36 36 Acid Deposition Acid precipitation - deposition of wet acidic solutions or dry acidic particles from the air  Unpolluted rain generally has pH of 5.6. - Carbonic acid from atmospheric CO 2  H 2 SO 4 and HNO 3 from industrial and automobile emissions are cause of acid precipitation.  Rain of pH 2.1 was recorded in the 1970s and 1980s  Aquatic effects are severe, as pH of 5 in freshwater lakes disrupts animal reproduction and kills plants, insects and invertebrates. Below pH 5, adult fish die.

37 37 Acid Precipitation

38 38 Acid Deposition Forest Damage  Air pollution is believed to be important causes of catastrophic forest destruction in Europe, North America. Buildings and Monuments  Limestone and marble are destroyed by air pollution at an alarming rate.  Corroding steel in reinforced concrete weakens buildings, roads, and bridges.

39 39 Acid Deposition Cont’d Aquatic Effects - Fish and other aquatic organisms are extremely sensitive to pH changes.  pH below 5 = eggs will not hatch  pH below 4 = kills adult fish

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42 42 Air Pollution History The Donora Fluoride Fog of 1948  In late October, the town of Donora experienced a temperature inversion.  The town is located along the Monongahela River south of Pittsburgh, within a small valley.  The main employer of the town was a US Steel Zinc smelting plant. 42

43 43 Donora Fluoride Fog Emissions of sulfur dioxide, nitrogen dioxide, and fluoride from the zinc smelting plant began to accumulate. The smog became so thick that driving was impossible. The plant itself did not cease operations until 4 days later. The smog finally broke up as a rainstorm entered the area after 5 days. 43

44 44 Donora Fluoride Fog A total of 20 residents died; About a third to a half of the town’s entire population of 14,000 became sickened. Donora experienced higher than normal mortality rates for 10 years afterwards. 44 Noon in Donora

45 45 Air Pollution History The London Smog of 1952  London naturally has very calm air, and regularly experiences thick sea fog.  The weather turned unusually cold, causing the residents to burn greater amounts of coal to heat their homes.  This combined with a temperature inversion to create a thick smog of sulfur dioxide over the city.  The number of fatalities is unknown, but estimated to be around 12,000. 45

46 46 The London Smog of 1952 As a result of this disaster, London passed its own Clean Air Act. One of the specific changes made was to make chimneys taller to reach above a temperature inversion. 46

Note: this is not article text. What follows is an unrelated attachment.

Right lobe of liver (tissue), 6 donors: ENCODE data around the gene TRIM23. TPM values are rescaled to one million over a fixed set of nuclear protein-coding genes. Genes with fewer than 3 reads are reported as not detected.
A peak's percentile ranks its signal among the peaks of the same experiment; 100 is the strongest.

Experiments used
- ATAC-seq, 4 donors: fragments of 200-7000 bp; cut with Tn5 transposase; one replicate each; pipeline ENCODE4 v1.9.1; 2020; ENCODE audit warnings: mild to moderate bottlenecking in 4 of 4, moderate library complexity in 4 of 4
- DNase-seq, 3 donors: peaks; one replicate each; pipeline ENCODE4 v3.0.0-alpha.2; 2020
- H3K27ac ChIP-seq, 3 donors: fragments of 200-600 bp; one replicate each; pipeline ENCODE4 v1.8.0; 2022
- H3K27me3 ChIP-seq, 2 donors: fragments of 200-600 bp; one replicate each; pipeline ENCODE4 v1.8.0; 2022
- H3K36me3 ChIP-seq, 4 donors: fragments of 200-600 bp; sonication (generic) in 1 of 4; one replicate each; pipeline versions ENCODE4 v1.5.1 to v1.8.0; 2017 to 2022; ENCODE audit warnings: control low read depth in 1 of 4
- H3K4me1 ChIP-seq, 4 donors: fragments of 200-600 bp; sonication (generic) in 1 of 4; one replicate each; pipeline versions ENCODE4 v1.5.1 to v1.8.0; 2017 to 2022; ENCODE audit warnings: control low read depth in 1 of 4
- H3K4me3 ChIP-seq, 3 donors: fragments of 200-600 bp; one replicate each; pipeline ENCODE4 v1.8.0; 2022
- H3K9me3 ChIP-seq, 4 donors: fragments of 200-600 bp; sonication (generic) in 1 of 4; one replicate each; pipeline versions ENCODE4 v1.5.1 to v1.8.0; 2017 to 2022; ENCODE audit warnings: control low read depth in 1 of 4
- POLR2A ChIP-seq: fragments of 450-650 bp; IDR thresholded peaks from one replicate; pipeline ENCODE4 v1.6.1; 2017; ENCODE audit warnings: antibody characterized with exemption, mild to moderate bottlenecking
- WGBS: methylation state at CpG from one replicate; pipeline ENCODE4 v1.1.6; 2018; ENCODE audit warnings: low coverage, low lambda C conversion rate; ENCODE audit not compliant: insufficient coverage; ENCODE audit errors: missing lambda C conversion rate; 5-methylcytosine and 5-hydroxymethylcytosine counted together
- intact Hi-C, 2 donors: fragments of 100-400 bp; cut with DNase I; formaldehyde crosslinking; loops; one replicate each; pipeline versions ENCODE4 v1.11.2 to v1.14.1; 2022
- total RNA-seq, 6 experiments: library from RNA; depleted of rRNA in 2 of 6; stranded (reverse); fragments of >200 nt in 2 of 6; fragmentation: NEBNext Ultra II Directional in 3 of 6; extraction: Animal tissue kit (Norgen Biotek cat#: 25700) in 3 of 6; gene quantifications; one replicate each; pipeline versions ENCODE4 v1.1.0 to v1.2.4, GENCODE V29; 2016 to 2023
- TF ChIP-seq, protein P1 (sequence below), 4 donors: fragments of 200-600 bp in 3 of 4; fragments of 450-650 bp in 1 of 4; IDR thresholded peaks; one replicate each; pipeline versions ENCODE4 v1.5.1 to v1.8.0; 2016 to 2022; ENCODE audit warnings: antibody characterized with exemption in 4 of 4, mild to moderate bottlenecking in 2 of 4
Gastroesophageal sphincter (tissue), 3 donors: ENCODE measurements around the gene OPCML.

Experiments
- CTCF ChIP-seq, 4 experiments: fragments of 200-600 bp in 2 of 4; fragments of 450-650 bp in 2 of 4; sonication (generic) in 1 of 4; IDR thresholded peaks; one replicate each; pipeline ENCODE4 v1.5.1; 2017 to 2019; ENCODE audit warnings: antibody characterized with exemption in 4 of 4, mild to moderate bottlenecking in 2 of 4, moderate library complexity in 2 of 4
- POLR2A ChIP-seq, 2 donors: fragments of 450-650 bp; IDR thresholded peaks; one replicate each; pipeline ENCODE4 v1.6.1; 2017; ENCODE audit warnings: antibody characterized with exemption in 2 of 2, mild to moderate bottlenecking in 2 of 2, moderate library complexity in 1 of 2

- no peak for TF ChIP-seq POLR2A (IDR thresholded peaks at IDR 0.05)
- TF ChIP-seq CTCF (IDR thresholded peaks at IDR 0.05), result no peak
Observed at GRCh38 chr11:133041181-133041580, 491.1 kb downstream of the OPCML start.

47 47 16.6 Air Pollution Control Reducing Production  Particulate Removal - Remove particles physically by trapping them in a porous mesh which allows air to pass through but holds back solids. - Electrostatic Precipitators - fly ash particles pick up electrostatic charge as they pass between large electrodes in waste stream, and accumulate on collecting plate

48 48 Clean Air Act The most significant parts of the U.S. Clean Air Act took effect in 1970. Initially, the law required the EPA to set and enforce limits for 6 different air pollutants. These are called criteria pollutants.  Sulfur Dioxide  Carbon Monoxide  Particulates  Ozone  Nitrogen Oxides  Lead

49 49 The Clean Air Act The effects of the Clean Air Act have been verified with ice cores taken from Greenland. 49 The ice cores show a dramatic rise in sulfur dioxide in the atmosphere starting around 1900. Nitrogen oxides begin increasing around 1950. Levels of both pollutants stabilized after the 1970s.

50 50 Air Pollution Control  Sulfur Removal - Switch from soft coal with a high sulfur content to low sulfur coal. - Change to another fuel (natural gas).  Nitrogen Oxides - Best method is to prevent creation  Staged Burners  Selective Catalysts  Hydrocarbon Control - Use closed systems to prevent escape of fugitive emissions.

51 51 Cap and Trade Cap and Trade programs set maximum amounts for pollutants, but let facilities facing costly cleanups pay others with lower costs to reduce emissions on their behalf.  Has worked well for sulfur dioxide  However, it permits local hot spots where high polluters continue to pollute because they are paying someone somewhere else to reduce pollution.

52 52 Current Conditions and Future Prospects In the United States, air quality has improved dramatically in the last decade in terms of major large-volume pollutants.  Cities where pollution is largely from traffic still have serious air quality problems.  But 80% of U.S. now meets air quality standards. Major metropolitan areas of many developing countries are growing at explosive rates, and environmental quality is very poor.

53 53 Air Pollution in Other Countries  Mexico City - Pollution levels exceed WHO health standards 350 days per year. - More than half of children have lead levels high enough to lower intelligence.  China’s 400,000 factories have no air pollution controls.  Former Soviet Union has serious problems as well.

54 54 Signs of Hope Sweden and West Germany cut their sulfur emission by two-thirds between 1970 and 1985. Australia and Switzerland even regulate motorcycle emissions. Delhi, India was once one of world’s most polluted cities. Breathing the air equal to smoking 2 packs a day. After instituting air pollution controls, air is dramatically cleaner.